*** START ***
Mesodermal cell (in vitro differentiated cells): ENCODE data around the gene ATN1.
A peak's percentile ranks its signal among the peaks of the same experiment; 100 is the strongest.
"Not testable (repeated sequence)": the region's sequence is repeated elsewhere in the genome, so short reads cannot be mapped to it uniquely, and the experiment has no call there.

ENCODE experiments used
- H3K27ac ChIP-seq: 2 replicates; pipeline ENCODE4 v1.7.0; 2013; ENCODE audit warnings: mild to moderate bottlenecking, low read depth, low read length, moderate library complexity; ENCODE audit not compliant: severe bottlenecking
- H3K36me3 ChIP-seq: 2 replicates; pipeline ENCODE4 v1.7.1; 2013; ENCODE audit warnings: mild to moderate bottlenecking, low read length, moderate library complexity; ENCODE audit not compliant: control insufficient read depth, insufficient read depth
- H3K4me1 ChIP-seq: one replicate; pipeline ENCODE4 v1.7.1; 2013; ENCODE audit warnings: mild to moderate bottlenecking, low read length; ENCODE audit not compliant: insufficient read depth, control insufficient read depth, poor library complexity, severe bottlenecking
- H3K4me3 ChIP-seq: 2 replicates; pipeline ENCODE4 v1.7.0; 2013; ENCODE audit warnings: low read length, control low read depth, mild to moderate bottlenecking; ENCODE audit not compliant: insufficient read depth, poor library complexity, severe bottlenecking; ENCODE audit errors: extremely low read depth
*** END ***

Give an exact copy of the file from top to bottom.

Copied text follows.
Mesodermal cell (in vitro differentiated cells): ENCODE data around the gene ATN1.
A peak's percentile ranks its signal among the peaks of the same experiment; 100 is the strongest.
"Not testable (repeated sequence)": the region's sequence is repeated elsewhere in the genome, so short reads cannot be mapped to it uniquely, and the experiment has no call there.

ENCODE experiments used
- H3K27ac ChIP-seq: 2 replicates; pipeline ENCODE4 v1.7.0; 2013; ENCODE audit warnings: mild to moderate bottlenecking, low read depth, low read length, moderate library complexity; ENCODE audit not compliant: severe bottlenecking
- H3K36me3 ChIP-seq: 2 replicates; pipeline ENCODE4 v1.7.1; 2013; ENCODE audit warnings: mild to moderate bottlenecking, low read length, moderate library complexity; ENCODE audit not compliant: control insufficient read depth, insufficient read depth
- H3K4me1 ChIP-seq: one replicate; pipeline ENCODE4 v1.7.1; 2013; ENCODE audit warnings: mild to moderate bottlenecking, low read length; ENCODE audit not compliant: insufficient read depth, control insufficient read depth, poor library complexity, severe bottlenecking
- H3K4me3 ChIP-seq: 2 replicates; pipeline ENCODE4 v1.7.0; 2013; ENCODE audit warnings: low read length, control low read depth, mild to moderate bottlenecking; ENCODE audit not compliant: insufficient read depth, poor library complexity, severe bottlenecking; ENCODE audit errors: extremely low read depth